Bruce Glenn:
So, but it took a couple years. And then for the… Oh, maybe the first three or four years, I would just do maybe three or four year flips. Because I was working… My appraisal business was coming back and we were doing a lot more work there. So I had a good income there, but just enough to keep things going, maybe one house at a time, if I did three a year.

Bruce Glenn:
And then, I don’t know, I just… About three years ago, I decided that I wanted to see about ramping it up and just picking things up. So I just made a concerted effort to try to get to 10 or 12 a year. And so I just sat down and, “What do I need to do? How do I need to get to 12? What financing do I need? I need X amount of dollars more, I need more contacts. I need more leads to get houses.” Whatever it might be. And just sat down, and then within about six to 12 months, I… Last couple of years, I’ve done 10 or 12 a year. And I still work 40 or 50 hours a week with my appraisal business. So…

Matthew Whitaker:
And when you said 10 to 12 a year, these are homes flips?

Bruce Glenn:
Yeah. Flips. Yes. Single family house flips. Right.

Matthew Whitaker:
So what do you look for when you’re looking to buy a home deal like that, to flip?

Bruce Glenn:
Typically the worst condition, the better for me, and the better ones are that if they’re so bad, they can’t get financing. Because then I don’t have competition with somebody that wants to live in a neighborhood. I mean, I look at a lot of stuff in Hoover and I looked at one last year that… It was really dated and… But it could get conventional financing. Well, they ran up the price like 50,000 over what I could pay for it because it was a owner occupant could live in there.

Bruce Glenn:
So the first thing is, the worst condition, the better. That’s kind of what I look for. The good thing about being an appraiser, I know all over Birmingham. I mean, I flipped… It’s 20 miles North, 20 miles South, East, West, I go everywhere. Because I know pockets… There’s pockets of areas all over town that you can flip in. A lot of guys just have a little area that they know and that’s their neighborhood or a couple of neighborhoods, but I go all over town. So it kind of opens up a little bit more for me that way.

Matthew Whitaker:
Yeah. You mentioned something that I actually…gift advice. If you have the luxury of being an appraiser or being an agent and you’re all over town, then certainly you can invest all over town. But I think one of the most important things is, if you’re getting started and you’re not living here, is focusing on one area and becoming an expert in that area first. Most people don’t have the luxury of becoming an expert in all of Birmingham when you’re starting.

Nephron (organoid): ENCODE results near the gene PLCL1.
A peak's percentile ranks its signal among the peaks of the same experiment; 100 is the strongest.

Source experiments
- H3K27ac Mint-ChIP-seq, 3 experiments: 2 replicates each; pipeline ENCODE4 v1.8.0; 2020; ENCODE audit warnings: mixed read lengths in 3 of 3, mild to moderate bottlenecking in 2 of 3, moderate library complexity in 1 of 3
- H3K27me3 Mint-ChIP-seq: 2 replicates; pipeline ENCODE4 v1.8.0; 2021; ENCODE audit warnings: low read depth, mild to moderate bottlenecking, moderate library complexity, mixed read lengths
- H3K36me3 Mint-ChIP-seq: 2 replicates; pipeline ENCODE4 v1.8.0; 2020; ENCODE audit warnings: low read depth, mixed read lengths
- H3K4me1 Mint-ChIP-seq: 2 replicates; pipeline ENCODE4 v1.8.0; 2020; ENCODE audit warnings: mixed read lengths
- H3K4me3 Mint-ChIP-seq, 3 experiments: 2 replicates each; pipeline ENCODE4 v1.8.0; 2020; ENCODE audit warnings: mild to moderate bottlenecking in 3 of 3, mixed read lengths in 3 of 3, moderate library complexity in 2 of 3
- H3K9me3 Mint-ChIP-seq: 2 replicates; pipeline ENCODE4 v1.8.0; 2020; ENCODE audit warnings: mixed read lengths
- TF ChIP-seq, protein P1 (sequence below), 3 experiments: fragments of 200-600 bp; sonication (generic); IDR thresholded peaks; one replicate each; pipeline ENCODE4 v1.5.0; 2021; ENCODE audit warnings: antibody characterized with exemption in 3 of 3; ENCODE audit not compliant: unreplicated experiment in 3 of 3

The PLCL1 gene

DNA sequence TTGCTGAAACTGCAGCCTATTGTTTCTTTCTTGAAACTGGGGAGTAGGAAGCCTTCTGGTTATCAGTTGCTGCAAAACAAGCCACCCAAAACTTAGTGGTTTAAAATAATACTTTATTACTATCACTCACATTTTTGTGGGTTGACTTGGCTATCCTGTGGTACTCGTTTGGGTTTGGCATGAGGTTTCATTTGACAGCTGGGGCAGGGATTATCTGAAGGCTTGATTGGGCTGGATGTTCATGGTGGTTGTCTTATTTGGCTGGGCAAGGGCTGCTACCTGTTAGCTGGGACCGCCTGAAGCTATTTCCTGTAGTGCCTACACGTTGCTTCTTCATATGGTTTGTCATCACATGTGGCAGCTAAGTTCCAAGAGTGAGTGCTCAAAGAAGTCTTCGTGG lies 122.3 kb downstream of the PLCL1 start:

Matthew Whitaker:
The other thing I think that’s important you said is, when you got back, kind of starting as… You started small, I mean, you started with one, sounds like a quarter, and then you started to ramp it up once you started to get some momentum. And there’s no shame in starting small and kind of getting your feet wet, making sure that you’re headed in the right direction and that you’re building a real business around it.

Bruce Glenn:
Yeah. That’s, no, that’s exactly right. Because, I guess, we were doing so much and had so much going on before and then when the bottom fell out, like I say, I didn’t want it. So if I was doing one or two, I knew that, hey, even worse case scenario, if something goes wrong with that one that I’m doing, I’m fine. You know what I mean? There is no issues. So, and even now, if I’m doing 10 a year, I’ve got enough investors where it’s spread apart, that I’m still not going to get hit hard enough to where it’s going to put me under. I mean, it’s just not going to happen. So yeah.

Bruce Glenn:
But I agree. Starting out slow. And that’s the same thing when I… because I’ve taught classes here in town and spoken at some of the REIA groups and I tell people, “Just stay in an area that you know, become an expert in that area.” Because most people aren’t like myself, we’re realtors that go all over the place. That’s not… so get an area and learn it really well, and then go from there.

Spencer Sutton:
Bruce, talk a little bit about how you find deals. So you’re a busy guy, right? You’re in the appraisal business. How do you find deals? Does it maybe something… I mean, because people who listen to this podcast are interested in Birmingham real estate, whether it’s longterm hold for rentals or wholesaling, flipping. So talk a little bit about how you find deals.

Bruce Glenn:
Yeah. I’ve just built a lot of relationships all right, but my main ways are wholesalers. Probably, I still buy stuff from wholesalers. However, it’s changed a little bit from when you guys were doing it. And there’s a lot more people that say wholesalers…

Spencer Sutton:
There’s a ton of people in it.

Bruce Glenn:
…And where you guys used to purchase a property, everybody just now puts it under contract. Well, anybody can do that. And so it’s a lot harder, you got to sift through those wholesalers. But I’ve got a few that I know pretty well. And they will call me if they see a house that thinks it fits what I need. So developing those relationships with wholesalers.

Bruce Glenn:
I still get a lot from realtors. Now when you’re doing flips, one of the things that I do, is if a realtor brings me an off-market deal, or even if it’s on-market and it just happens… But that’s kind of rare. But a lot of times they’ll have a client that has a house, it’s just totally in disrepair. They don’t want to list it because it’s going to be a hassle to put on the market. So they bring it to me and I buy it. Once I fix it up, I give it to the realtor to sell. So that’s just an incentive for them to bring it to me. So that’s probably wholesalers and that are my two main ways.

Bruce Glenn: